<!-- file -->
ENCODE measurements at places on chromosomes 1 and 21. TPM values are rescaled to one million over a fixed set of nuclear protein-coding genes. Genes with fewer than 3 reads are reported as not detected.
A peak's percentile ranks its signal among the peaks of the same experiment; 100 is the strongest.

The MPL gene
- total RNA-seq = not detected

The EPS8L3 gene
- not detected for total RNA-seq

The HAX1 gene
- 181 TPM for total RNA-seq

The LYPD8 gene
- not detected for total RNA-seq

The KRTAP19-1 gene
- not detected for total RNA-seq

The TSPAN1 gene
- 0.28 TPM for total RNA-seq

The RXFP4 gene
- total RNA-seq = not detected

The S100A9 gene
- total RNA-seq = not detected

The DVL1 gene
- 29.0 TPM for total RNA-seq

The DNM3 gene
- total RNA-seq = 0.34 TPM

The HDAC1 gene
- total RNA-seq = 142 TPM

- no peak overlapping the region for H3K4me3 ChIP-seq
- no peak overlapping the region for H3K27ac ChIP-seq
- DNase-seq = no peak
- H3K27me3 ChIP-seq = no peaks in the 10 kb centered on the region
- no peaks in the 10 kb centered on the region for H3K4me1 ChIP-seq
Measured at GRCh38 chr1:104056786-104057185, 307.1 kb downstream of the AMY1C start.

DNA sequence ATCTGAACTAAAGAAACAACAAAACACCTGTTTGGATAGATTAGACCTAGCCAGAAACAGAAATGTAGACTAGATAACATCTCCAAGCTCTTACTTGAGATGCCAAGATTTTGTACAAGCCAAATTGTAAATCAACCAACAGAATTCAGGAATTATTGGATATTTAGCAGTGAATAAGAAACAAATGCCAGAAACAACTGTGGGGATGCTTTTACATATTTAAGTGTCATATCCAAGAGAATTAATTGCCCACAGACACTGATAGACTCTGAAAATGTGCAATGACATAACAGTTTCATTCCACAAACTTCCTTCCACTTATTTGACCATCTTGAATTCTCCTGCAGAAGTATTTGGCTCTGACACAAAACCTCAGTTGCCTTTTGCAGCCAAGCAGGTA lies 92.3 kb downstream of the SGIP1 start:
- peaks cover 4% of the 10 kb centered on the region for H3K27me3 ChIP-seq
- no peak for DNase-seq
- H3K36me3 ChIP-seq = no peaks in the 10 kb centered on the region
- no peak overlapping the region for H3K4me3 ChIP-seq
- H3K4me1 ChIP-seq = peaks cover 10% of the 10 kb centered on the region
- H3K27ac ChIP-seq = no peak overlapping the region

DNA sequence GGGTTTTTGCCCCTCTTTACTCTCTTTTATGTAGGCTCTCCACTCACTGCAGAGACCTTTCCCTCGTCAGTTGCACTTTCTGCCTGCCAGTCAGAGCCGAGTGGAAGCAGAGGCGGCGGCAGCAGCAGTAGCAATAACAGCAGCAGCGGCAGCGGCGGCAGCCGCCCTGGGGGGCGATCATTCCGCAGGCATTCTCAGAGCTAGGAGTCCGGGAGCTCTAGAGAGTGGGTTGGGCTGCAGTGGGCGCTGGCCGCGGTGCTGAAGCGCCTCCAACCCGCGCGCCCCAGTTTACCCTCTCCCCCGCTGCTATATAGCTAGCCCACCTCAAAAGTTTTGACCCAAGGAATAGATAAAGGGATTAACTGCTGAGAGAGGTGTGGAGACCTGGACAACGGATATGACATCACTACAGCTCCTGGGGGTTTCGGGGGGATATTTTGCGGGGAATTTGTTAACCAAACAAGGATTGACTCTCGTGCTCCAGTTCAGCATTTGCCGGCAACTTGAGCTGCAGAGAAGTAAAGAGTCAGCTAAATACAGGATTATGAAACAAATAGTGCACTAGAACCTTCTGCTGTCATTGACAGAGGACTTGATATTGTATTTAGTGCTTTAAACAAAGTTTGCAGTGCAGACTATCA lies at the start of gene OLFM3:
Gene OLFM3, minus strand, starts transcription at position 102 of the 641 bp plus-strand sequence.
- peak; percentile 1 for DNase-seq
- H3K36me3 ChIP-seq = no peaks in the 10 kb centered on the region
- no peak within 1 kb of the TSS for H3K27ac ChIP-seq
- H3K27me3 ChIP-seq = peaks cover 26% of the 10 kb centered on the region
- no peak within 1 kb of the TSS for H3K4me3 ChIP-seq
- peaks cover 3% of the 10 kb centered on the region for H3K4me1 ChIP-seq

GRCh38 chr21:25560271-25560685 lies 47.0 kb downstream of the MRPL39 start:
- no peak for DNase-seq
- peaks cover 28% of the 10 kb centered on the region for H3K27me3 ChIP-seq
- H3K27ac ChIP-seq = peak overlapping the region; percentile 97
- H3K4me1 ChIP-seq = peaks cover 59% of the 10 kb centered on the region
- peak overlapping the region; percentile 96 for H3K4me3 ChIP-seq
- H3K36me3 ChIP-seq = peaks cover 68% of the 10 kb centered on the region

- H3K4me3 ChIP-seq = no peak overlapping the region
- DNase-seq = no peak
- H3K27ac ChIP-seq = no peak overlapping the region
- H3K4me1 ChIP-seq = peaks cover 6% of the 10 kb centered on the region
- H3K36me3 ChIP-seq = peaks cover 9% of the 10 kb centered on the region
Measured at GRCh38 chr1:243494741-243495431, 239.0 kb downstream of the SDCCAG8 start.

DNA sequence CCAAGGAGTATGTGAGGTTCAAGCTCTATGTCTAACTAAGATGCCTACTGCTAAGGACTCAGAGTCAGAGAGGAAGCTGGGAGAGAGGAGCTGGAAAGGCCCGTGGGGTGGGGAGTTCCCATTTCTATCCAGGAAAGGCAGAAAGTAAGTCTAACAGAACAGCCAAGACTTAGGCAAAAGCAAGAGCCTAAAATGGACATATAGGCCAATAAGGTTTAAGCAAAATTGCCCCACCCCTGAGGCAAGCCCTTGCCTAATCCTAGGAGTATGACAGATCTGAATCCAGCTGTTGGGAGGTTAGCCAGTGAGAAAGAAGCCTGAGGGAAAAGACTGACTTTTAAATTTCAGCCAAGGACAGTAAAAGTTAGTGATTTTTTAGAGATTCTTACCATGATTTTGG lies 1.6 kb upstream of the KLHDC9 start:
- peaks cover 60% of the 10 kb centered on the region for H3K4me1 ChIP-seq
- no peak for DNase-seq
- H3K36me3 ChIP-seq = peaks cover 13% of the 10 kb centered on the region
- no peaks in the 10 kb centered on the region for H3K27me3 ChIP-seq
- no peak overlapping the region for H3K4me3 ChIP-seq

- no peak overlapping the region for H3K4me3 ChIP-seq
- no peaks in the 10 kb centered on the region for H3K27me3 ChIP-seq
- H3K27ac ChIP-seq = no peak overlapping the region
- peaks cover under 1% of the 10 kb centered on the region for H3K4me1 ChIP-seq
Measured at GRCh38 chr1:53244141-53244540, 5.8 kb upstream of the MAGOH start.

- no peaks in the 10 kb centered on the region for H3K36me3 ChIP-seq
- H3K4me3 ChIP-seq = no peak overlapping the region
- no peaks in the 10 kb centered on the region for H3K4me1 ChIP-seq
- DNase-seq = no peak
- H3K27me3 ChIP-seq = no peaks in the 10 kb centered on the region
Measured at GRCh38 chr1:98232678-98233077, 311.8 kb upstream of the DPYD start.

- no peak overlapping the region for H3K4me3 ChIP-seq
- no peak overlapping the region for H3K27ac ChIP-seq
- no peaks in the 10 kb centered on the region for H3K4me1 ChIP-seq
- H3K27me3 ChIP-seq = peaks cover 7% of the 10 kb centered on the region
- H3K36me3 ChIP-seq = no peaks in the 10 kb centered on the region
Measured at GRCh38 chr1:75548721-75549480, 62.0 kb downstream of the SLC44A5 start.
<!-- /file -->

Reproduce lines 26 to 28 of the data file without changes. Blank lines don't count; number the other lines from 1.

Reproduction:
- no peak overlapping the region for H3K27ac ChIP-seq
- DNase-seq = no peak
- H3K27me3 ChIP-seq = no peaks in the 10 kb centered on the region